Four Upper Body Exercises for Running

To practice running, you need to make sure your entire body is in shape, even your upper limbs. In this article, discover upper body exercises for running.
Four Upper Body Exercises for Running

Last update: 20 September, 2020

No, we’re not misleading you! In this article, we’re going to talk about upper body exercises for running, not lower body ones. But why? Although training the upper body for running seems illogical to many people, the torso and its relative extremities are also important. Find out how they can help you!

Below, we’ll explain some important reasons why you should consider this training, as well as a series of recommended exercises to include in your upper body routines.

Upper body exercises for running?

Most runners tend to emphasize lower body training, neglecting their core, back, and arms. In the long run, this can cause a significant imbalance in the body, leading to poor running performance. In fact, it can even lead to several injuries.

Thus, it’s essential to train your upper body for running. However, we need to differentiate the type of training that you must do. To practice speed sports such as track and field, you don’t need to have hypertrophied arms.

In fact, it’s best to tone them and achieve the appropriate mass to enhance strength. In addition, your torso muscles must be in excellent condition to avoid imbalances and poor technique.

Upper body exercises for running offer the following benefits:

  • Strengthening your core, which allows to you exert more force with your lower extremities.
  • More toned and slimmer arms for momentum during running.
  • Lower probability of imbalances and injuries.
  • Greater protection for joint areas, which receive impacts while you’re running.
  • Lower energy expenditure when executing technical movements.

Upper body exercises for running

Due to what we explained above, it’s essential to have a series of exercises to train before running. To help you add them to your routine (we recommend also consulting your trainer), we’ll present a series of alternatives. Take note and do them!


This exercise strengthens your core area, especially your back, which is essential when running. To do it, adopt the prone position, with your arms and legs extended.

A runner on some stairs.

Then, symmetrically elevate both limbs, contracting your back muscles. After you finish, return to the starting position. It’s important to always look forward when you do the exercise.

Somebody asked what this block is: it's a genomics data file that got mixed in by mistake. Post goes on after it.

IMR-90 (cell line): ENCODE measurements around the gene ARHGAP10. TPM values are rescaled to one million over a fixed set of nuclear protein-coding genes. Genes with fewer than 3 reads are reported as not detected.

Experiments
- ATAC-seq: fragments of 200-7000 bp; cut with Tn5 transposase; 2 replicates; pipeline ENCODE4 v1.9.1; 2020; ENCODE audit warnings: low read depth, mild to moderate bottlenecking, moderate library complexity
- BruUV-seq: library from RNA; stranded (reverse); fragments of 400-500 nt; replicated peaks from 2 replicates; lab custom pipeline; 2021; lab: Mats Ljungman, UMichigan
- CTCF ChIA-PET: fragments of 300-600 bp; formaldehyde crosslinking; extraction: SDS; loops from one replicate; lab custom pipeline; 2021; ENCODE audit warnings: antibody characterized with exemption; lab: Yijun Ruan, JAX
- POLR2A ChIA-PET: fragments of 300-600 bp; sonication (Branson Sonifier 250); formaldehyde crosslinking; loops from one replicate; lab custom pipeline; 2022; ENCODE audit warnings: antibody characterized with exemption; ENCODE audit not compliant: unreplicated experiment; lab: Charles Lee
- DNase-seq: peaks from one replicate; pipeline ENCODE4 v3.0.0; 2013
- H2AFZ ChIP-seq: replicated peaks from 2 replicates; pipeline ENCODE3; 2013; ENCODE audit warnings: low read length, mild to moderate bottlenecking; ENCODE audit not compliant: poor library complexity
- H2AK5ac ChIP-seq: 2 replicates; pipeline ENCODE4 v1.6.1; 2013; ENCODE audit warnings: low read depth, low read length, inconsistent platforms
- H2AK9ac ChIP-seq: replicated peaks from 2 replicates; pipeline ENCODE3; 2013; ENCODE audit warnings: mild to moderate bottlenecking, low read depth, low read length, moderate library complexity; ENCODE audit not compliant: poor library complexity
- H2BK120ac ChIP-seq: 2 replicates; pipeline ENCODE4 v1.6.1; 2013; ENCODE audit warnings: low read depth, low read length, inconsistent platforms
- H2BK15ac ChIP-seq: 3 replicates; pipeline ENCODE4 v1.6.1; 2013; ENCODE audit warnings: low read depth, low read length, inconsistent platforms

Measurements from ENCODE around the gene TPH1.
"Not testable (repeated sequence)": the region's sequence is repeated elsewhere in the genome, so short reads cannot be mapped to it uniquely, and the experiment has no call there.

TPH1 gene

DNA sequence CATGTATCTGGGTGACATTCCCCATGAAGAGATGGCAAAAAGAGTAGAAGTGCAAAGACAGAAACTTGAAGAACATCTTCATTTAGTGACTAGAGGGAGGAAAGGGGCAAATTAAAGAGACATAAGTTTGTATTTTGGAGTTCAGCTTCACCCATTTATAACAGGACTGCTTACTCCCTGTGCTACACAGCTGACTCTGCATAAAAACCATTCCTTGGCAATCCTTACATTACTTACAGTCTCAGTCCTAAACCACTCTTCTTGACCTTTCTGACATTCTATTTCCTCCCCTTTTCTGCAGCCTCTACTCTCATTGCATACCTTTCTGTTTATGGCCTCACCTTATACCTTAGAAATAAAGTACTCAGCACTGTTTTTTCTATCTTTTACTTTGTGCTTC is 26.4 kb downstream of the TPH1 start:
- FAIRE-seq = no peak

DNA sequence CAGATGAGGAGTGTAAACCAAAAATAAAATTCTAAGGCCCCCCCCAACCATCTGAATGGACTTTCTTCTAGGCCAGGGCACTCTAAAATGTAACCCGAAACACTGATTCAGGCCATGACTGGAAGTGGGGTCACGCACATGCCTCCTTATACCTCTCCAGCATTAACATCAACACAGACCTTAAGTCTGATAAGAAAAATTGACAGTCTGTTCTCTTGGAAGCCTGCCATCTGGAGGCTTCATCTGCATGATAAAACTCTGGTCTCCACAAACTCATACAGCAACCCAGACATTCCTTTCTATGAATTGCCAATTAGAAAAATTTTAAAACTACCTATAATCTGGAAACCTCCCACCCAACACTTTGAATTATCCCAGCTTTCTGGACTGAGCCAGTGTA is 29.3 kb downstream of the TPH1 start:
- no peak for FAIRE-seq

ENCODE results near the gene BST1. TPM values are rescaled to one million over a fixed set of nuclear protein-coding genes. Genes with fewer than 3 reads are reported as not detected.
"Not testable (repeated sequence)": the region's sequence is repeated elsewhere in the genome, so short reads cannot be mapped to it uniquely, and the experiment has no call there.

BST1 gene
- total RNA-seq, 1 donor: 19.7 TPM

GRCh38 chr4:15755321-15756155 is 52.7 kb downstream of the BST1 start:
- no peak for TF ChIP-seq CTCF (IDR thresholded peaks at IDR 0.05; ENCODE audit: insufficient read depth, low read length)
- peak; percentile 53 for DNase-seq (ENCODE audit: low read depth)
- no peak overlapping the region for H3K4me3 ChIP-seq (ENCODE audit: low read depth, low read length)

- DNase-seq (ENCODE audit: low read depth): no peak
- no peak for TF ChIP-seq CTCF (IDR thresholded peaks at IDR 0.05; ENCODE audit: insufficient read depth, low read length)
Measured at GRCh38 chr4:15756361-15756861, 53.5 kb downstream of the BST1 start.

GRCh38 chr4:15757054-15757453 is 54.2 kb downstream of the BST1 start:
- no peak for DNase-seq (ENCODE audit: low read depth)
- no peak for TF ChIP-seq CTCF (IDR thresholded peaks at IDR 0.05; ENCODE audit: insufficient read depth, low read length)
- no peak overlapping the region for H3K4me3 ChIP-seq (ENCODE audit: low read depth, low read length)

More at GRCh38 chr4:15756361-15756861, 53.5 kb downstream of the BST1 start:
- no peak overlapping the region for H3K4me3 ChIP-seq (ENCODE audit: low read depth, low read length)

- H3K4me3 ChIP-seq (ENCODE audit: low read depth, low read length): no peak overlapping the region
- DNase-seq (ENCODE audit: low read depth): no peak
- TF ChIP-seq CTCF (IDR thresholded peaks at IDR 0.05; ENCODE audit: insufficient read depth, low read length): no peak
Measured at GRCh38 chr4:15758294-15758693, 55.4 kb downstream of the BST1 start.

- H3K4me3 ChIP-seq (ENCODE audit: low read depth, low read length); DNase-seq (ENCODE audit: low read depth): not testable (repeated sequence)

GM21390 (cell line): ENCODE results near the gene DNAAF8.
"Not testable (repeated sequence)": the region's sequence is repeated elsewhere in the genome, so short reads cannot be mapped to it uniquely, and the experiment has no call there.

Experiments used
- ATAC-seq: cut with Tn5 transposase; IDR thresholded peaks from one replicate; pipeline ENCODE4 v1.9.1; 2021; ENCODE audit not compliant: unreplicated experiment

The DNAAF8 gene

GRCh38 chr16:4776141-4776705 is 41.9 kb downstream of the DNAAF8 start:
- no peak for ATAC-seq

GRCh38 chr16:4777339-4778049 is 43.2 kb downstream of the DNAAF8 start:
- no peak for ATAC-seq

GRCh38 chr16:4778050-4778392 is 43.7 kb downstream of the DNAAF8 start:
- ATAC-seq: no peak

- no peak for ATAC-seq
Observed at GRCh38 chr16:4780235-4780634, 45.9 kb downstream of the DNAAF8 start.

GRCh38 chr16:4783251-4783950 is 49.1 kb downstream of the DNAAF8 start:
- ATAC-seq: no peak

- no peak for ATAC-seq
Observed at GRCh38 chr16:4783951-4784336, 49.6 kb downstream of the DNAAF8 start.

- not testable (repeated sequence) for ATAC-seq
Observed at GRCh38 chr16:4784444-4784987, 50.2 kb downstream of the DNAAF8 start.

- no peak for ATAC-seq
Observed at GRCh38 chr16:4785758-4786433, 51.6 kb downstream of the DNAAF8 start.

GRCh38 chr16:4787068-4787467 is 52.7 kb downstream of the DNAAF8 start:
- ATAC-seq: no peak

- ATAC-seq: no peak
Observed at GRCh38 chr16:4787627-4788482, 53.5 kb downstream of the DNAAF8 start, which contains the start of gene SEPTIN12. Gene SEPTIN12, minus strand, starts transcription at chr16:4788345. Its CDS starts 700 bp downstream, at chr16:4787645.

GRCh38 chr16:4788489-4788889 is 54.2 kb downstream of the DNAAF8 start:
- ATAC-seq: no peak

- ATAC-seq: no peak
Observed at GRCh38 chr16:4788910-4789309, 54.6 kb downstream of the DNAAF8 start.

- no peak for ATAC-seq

Bars or barbells

A good alternative to strengthen your upper limbs, shoulders and part of your torso are traditional bar exercises. Commonly called “chin-ups”, you can do them in any setting.

People doing chin-ups.

You have to hold the bar with your hands facing your body, at shoulder-width. Once you position yourself, elevate your body until your chin exceeds the height of the bar, tensing both arms at all times. Subsequently, slowly lower your body.

Dip bar leg raise

Toning the back of the arms is usually a somewhat complex task. But dip exercises can help you reach your goal. For greater benefits, elevating your legs on another bench increases the complexity of this exercise.

A woman doing dips.

Support both hands on a bench of approximately 15 inches. After that, support your legs on another bench of a similar height. Then, flex your arms to a 90-degree angle, bringing your glutes as low as possible. Finally, return to the starting position.

Side plank with leg raise

As the core is very important while running, it’s advisable to do exercises that help strengthen it. Undoubtedly, planks are one of them.

To do this exercise, you must support your body on your forearm and the outside of the foot. Also, your back, head, and legs must be aligned.

A man doing a side plank.

To do a plank, you have to abduct and adduct (elevate) your upper leg. After you complete the set, repeat with your other leg.

Execution of the exercises

As experts always recommend, each person must adapt the exercises according to their routine. However, in general, you can take the following parameters into account:

  • Do three sets of each exercise.
  • Rest between 60 and 90 seconds between sets.
  • Do 12 to 15 repetitions.
  • Don’t forget the warm-up and cool-down phase, before and after your routine, respectively.

Train your upper body and not just your legs for running

Your body works as a whole. Although some sports practices, such as running, require greater lower limb effort, you shouldn’t neglect the rest of your body. In addition, these exercises require adequate asymmetry between your arms and legs to better execute each movement.

For this reason, exercise routines for runners must ensure upper and lower body cohesion. Incorporate them into your routine to become a better runner!

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Although it may not be your favorite area of the body to work out, the upper body can help you in ways that you may not imagine.

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  • Araico, I. (2000). Fisiología y anatomía humana. Alambique: Didáctica de Las Ciencias Experimentales.
  • Alberto, C. Brunieira, V. (1998). Análise Biomecânica da Locomoção Humana: Andar e Correr. Rev Treinamento Desportivo.